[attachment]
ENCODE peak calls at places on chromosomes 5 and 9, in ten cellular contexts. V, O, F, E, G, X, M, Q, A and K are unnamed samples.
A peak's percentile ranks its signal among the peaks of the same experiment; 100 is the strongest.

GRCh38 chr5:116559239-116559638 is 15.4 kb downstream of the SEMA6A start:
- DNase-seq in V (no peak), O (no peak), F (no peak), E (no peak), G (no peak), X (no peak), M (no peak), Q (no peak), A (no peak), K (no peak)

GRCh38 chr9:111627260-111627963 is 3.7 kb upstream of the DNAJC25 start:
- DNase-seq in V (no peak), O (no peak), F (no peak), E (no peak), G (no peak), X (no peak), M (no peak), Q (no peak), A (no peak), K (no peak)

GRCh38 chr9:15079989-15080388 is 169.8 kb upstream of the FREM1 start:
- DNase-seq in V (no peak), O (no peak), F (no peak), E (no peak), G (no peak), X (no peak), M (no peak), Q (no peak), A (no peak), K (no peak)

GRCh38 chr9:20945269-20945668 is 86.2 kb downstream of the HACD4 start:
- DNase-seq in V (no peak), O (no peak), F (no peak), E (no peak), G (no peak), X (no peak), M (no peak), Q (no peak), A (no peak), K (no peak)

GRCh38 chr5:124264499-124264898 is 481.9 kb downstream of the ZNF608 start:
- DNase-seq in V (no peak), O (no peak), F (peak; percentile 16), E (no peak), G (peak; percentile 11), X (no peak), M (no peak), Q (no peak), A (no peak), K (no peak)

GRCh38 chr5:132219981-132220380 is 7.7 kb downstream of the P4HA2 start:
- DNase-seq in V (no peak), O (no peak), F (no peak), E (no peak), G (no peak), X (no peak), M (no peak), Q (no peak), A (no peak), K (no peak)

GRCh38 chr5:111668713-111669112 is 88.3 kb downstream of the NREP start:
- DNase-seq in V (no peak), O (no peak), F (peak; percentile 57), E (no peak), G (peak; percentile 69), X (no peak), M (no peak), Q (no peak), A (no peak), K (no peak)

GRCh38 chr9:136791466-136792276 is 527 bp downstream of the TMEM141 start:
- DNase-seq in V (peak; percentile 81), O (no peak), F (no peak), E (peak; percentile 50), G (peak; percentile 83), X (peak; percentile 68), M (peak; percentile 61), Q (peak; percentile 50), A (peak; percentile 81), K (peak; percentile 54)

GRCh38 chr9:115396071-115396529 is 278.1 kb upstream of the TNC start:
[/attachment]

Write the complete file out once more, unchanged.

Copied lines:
ENCODE peak calls at places on chromosomes 5 and 9, in ten cellular contexts. V, O, F, E, G, X, M, Q, A and K are unnamed samples.
A peak's percentile ranks its signal among the peaks of the same experiment; 100 is the strongest.

GRCh38 chr5:116559239-116559638 is 15.4 kb downstream of the SEMA6A start:
- DNase-seq in V (no peak), O (no peak), F (no peak), E (no peak), G (no peak), X (no peak), M (no peak), Q (no peak), A (no peak), K (no peak)

GRCh38 chr9:111627260-111627963 is 3.7 kb upstream of the DNAJC25 start:
- DNase-seq in V (no peak), O (no peak), F (no peak), E (no peak), G (no peak), X (no peak), M (no peak), Q (no peak), A (no peak), K (no peak)

GRCh38 chr9:15079989-15080388 is 169.8 kb upstream of the FREM1 start:
- DNase-seq in V (no peak), O (no peak), F (no peak), E (no peak), G (no peak), X (no peak), M (no peak), Q (no peak), A (no peak), K (no peak)

GRCh38 chr9:20945269-20945668 is 86.2 kb downstream of the HACD4 start:
- DNase-seq in V (no peak), O (no peak), F (no peak), E (no peak), G (no peak), X (no peak), M (no peak), Q (no peak), A (no peak), K (no peak)

GRCh38 chr5:124264499-124264898 is 481.9 kb downstream of the ZNF608 start:
- DNase-seq in V (no peak), O (no peak), F (peak; percentile 16), E (no peak), G (peak; percentile 11), X (no peak), M (no peak), Q (no peak), A (no peak), K (no peak)

GRCh38 chr5:132219981-132220380 is 7.7 kb downstream of the P4HA2 start:
- DNase-seq in V (no peak), O (no peak), F (no peak), E (no peak), G (no peak), X (no peak), M (no peak), Q (no peak), A (no peak), K (no peak)

GRCh38 chr5:111668713-111669112 is 88.3 kb downstream of the NREP start:
- DNase-seq in V (no peak), O (no peak), F (peak; percentile 57), E (no peak), G (peak; percentile 69), X (no peak), M (no peak), Q (no peak), A (no peak), K (no peak)

GRCh38 chr9:136791466-136792276 is 527 bp downstream of the TMEM141 start:
- DNase-seq in V (peak; percentile 81), O (no peak), F (no peak), E (peak; percentile 50), G (peak; percentile 83), X (peak; percentile 68), M (peak; percentile 61), Q (peak; percentile 50), A (peak; percentile 81), K (peak; percentile 54)

GRCh38 chr9:115396071-115396529 is 278.1 kb upstream of the TNC start: